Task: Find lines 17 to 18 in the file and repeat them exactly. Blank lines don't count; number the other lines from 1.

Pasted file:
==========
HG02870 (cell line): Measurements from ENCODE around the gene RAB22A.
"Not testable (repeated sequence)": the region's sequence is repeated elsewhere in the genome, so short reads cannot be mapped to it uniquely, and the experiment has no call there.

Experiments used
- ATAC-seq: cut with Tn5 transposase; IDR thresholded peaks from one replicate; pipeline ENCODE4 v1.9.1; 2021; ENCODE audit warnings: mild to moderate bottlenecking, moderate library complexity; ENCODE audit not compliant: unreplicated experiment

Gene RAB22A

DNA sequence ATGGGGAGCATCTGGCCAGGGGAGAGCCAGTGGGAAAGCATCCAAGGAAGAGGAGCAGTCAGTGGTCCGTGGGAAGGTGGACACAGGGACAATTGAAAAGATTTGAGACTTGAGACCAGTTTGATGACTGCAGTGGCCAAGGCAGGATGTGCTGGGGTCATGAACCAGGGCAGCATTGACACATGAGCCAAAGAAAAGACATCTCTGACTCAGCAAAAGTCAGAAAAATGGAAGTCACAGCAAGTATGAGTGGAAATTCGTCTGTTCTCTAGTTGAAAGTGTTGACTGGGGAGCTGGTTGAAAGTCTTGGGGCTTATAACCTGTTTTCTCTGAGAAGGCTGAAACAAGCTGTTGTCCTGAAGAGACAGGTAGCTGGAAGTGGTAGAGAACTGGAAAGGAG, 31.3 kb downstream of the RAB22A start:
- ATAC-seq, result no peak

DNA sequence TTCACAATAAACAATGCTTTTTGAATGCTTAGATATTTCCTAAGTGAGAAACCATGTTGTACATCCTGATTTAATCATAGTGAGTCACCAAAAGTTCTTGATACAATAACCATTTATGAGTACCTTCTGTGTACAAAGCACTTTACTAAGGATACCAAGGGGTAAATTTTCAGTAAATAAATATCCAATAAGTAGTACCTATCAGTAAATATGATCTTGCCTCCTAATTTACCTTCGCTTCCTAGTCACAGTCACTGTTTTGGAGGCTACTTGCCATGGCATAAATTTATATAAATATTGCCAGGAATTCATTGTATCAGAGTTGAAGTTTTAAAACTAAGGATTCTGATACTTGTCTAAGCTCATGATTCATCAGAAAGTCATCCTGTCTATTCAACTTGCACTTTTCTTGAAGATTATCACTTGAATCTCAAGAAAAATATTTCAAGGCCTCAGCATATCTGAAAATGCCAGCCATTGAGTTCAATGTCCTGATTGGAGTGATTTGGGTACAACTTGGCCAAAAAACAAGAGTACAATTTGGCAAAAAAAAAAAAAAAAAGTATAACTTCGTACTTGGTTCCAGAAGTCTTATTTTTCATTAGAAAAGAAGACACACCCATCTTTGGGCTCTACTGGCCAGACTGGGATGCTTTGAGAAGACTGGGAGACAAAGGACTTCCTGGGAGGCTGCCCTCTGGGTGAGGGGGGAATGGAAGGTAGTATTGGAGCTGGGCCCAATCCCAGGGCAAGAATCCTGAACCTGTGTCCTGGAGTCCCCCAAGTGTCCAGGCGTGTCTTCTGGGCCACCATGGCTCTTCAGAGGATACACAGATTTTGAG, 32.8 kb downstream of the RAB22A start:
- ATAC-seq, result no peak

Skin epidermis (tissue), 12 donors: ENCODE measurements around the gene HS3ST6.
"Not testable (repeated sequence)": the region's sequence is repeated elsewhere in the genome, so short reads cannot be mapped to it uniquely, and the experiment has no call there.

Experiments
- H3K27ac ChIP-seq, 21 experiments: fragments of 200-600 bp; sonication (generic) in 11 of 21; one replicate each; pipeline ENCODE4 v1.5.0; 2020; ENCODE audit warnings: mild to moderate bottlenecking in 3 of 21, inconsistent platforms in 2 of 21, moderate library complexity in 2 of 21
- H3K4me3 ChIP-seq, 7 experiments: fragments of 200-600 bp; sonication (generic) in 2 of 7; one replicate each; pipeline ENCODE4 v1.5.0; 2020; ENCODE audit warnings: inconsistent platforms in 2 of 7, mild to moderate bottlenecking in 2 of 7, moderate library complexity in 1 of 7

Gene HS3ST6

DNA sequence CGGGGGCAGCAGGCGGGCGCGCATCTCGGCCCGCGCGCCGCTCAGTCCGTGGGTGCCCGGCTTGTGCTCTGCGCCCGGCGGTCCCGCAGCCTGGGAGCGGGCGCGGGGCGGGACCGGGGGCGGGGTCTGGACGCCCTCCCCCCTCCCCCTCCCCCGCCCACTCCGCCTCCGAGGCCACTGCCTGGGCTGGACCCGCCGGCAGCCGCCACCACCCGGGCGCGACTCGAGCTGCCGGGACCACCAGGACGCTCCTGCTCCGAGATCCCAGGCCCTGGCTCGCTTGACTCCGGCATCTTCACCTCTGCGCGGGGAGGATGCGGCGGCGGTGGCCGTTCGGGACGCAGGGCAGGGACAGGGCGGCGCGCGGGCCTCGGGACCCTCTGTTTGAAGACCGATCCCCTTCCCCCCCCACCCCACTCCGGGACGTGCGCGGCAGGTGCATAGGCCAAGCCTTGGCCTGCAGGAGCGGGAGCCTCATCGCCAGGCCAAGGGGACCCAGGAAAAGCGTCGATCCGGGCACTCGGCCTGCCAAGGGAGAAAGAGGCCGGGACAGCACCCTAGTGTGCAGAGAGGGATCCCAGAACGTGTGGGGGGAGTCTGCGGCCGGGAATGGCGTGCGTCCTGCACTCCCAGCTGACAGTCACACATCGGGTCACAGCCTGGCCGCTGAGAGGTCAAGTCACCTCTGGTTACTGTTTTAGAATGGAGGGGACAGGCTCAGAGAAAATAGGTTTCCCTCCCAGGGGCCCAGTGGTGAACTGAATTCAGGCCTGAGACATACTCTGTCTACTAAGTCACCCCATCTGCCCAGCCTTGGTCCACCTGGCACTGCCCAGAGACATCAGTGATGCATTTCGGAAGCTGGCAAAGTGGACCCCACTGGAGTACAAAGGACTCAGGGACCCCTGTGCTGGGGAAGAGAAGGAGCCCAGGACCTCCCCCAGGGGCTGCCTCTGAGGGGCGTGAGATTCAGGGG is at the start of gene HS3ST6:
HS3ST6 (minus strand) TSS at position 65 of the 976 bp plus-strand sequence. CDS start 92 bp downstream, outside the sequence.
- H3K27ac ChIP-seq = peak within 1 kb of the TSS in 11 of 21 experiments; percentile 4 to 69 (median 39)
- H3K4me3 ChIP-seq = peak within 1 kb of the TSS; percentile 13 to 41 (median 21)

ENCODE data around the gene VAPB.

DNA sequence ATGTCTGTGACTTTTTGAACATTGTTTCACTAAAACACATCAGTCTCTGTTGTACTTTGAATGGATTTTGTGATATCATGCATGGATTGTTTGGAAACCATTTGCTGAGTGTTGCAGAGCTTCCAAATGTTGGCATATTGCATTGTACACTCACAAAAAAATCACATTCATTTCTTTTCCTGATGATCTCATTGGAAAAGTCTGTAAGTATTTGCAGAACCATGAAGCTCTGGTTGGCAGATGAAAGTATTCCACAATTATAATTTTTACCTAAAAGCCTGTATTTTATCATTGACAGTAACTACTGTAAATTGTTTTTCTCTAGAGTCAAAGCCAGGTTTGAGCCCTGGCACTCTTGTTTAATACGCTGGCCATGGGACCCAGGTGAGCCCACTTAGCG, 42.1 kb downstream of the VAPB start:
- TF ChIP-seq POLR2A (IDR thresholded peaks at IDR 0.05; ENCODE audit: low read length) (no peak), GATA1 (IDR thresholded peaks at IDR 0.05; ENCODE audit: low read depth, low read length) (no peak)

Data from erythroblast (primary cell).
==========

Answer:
HS3ST6 (minus strand) TSS at position 65 of the 976 bp plus-strand sequence. CDS start 92 bp downstream, outside the sequence.
- H3K27ac ChIP-seq = peak within 1 kb of the TSS in 11 of 21 experiments; percentile 4 to 69 (median 39)